In late March 1970 ,just before Secretariat was born, Penny gets a call at her home in Denver from Eddie that the foal was about to drop. In then next scene her children are playing in the backyard pool, and the leaves on bushes/trees in the yard are green. In late March 1970 the average daily high temperature was below 50 degrees. The trees were bare, and kids most likely weren't swimming in the backyard pool.
The credits say that the Scripture at Mrs. Cheney's funeral was New International Version. Mrs. Cheney died in 1969. The New International Version Bible was first copyrighted in 1973, and was not widely used until several years later. The funeral scriptures were likely the King James Version, which was widely used by most pastors in most mainstream denominations at the time.
The racetracks in the film have modern synthetic track surfaces, not the dirt surfaces that would have existed at the time of Secretariat's races. The exception is Churchill Downs, which is still dirt.
When Secretariat is led to the track before the Belmont Stakes, someone in the crowd takes his picture with a Kodak Instamatic camera, with a FlipFlash flash device on it. They were first produced in 1975.
When Penny and her rival owner trade barbs at a press conference, Penny says the other owner's horse has as much chance of beating Secretariat on the track as he, himself, has of beating Muhammed Ali in the ring. In spring 1973, George Foreman was the boxing champion, and Ali was considered quite vulnerable.
As Secretariat is being walked out of the paddock before the Kentucky Derby, a little girl takes his picture. Miss Hamm says, "He's posing again!" but the movement of her lips doesn't match the words she is saying.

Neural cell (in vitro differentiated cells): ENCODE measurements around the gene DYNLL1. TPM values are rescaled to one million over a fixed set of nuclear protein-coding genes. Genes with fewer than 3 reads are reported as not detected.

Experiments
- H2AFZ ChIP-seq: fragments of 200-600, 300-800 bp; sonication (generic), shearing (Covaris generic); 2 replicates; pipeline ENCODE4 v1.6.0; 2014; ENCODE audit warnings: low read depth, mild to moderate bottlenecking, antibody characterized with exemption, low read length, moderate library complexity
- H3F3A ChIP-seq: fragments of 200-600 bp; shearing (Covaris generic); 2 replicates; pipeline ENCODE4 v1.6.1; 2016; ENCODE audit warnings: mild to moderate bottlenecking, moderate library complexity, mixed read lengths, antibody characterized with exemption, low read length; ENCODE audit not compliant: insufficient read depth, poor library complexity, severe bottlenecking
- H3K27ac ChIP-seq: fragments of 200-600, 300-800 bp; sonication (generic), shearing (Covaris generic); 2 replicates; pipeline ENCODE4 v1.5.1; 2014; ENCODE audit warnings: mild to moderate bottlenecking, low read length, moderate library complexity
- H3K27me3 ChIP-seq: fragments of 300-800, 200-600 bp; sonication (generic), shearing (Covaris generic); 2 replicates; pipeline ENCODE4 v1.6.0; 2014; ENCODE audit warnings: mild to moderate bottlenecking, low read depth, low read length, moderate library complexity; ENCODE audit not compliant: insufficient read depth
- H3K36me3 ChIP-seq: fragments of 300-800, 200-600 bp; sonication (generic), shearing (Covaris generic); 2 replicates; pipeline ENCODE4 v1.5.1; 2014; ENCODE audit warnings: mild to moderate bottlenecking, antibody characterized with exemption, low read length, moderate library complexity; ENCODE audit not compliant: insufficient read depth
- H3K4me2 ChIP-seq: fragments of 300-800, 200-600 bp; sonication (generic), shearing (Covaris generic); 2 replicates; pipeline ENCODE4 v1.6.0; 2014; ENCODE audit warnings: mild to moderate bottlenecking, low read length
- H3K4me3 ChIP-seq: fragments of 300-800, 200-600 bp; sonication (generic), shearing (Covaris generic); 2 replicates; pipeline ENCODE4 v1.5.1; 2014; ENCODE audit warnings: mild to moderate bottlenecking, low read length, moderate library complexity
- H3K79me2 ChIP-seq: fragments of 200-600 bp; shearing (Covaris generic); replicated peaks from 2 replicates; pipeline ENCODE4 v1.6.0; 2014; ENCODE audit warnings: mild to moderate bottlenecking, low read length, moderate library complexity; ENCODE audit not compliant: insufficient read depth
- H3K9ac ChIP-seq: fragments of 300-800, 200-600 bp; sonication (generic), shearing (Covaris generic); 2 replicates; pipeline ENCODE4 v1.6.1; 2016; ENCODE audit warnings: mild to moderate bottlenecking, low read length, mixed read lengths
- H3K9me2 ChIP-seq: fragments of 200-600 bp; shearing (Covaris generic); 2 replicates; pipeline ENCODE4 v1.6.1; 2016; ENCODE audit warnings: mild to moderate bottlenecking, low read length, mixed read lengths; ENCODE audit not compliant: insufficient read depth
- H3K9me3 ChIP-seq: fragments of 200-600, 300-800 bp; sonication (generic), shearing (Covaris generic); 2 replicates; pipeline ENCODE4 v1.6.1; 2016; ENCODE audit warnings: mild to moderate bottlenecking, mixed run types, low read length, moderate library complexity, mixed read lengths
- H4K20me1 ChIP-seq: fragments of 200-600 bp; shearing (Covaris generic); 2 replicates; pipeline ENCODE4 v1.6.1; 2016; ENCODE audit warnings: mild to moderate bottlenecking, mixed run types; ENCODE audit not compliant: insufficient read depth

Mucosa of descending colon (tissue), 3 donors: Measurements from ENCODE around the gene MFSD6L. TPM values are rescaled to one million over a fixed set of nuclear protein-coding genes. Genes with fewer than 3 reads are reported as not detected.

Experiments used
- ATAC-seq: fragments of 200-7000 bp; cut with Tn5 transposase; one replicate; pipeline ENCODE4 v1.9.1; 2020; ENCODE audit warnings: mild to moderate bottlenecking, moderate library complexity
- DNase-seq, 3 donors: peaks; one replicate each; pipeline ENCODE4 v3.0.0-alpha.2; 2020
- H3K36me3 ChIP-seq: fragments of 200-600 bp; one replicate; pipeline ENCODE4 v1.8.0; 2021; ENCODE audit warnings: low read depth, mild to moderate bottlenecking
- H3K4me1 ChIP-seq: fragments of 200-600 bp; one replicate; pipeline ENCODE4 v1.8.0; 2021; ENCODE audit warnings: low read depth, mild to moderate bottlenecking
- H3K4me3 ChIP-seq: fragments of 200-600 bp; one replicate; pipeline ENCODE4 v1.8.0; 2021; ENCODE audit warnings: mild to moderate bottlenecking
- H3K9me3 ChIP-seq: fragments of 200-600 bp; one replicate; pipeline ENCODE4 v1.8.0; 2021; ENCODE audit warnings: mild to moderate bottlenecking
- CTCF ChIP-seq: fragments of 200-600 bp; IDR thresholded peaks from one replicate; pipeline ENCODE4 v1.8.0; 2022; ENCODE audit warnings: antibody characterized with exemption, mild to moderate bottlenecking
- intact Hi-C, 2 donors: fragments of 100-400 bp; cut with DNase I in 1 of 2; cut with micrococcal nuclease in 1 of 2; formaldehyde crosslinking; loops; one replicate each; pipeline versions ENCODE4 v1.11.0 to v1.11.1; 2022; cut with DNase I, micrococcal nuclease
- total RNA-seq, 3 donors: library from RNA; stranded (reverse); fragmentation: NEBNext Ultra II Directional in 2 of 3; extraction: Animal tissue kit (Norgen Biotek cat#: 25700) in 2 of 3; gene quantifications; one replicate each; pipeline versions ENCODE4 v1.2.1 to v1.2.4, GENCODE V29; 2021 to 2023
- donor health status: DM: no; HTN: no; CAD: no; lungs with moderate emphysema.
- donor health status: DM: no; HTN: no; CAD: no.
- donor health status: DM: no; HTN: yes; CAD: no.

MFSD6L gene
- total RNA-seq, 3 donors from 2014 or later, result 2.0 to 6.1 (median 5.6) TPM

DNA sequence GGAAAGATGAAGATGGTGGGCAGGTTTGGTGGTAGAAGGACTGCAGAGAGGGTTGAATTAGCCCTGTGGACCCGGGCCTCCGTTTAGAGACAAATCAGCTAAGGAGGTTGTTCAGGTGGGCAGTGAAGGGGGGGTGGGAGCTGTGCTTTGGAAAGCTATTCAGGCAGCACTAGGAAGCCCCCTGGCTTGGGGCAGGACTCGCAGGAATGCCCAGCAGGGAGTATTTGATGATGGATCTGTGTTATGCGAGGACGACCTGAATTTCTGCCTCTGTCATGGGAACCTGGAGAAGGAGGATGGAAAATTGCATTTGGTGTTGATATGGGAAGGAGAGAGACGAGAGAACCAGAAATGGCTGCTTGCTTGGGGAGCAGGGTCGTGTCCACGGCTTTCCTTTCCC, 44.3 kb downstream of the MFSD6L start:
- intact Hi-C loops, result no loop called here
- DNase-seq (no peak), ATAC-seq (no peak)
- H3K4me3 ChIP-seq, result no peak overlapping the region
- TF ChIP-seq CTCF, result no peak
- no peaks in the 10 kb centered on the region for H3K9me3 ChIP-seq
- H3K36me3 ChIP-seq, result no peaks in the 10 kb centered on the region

Before the Belmont Stakes, when Secretariat is being led to the track, someone in the crowd takes his picture with a Kodak Instamatic camera, which would make just one "click" when the picture is taken. The camera makes the sound is that of a single lens reflex (SLR) camera.
When Lucien, Penny and Ronnie are in a restaurant talking about Secretariat being declared Horse of the Year, the cook says he needs more meat because, "These little guys eat like elephants." A jockey's livelihood depends on weighing no more than 120 pounds. Active jockeys exercise obsessively and follow very strict diets.
When they are training for the Belmont, Penny Chenery is shown to be turning towards the left to lean her back on the railing while saying her line about how Pancho thinks they are training too hard. The shot cuts to a camera on the left, and we see the whole turn again from that angle.
When Penny is being confronted by her brother and husband regarding the inheritance tax. The brother is sitting on the edge of the desk while Penny is sitting on the edge of her chair with her elbows on her knees. As the conversation continues Penny is suddenly sitting upright in the chair with her hands in her lap.
Eddie Sweat was holding on to Secretariat as he washed him. But when Penny Chenery comes over to help wash him, he's no longer holding onto him, it looks like someone off camera is now holding onto him as you can see the lead moving. And then when Penny moves off towards the foaling shed, Secretariat is now ground tied, no one is holding onto him.
When Penny Chenery (Diane Lane) asks Miss Ham (Margo Martindale) to talk to trainer Earl Jensen in the stable in private, Miss Ham exits out the stable door, the inside shot shows nothing but a row of windows to the left of the stable doorway. When Miss Ham hides just outside the same stable doorway there are no windows, but there is equipment and hay hanging from the doorway.
When Penny's family is watching the Preakness on television at home, after Secretariat wins her son reaches into the bowl of popcorn sitting on the table and throws hands full of popcorn in the air. In all the shots leading up to the win, there is no popcorn on the floor or table, but in the shot where he reaches into the bowl, there is already popcorn scattered all over the table and floor.
When the jockeys are mounting their horses prior to the Belmont, Sham's jockey says to Ron Turcotte "You're going to eat dirt today Ronnie." and the crosses his arms as Turcotte walks away and says "I don't think so." under his breath. The next instant Sham's owner is talking to Sham's jockey and his arms are no longer crossed.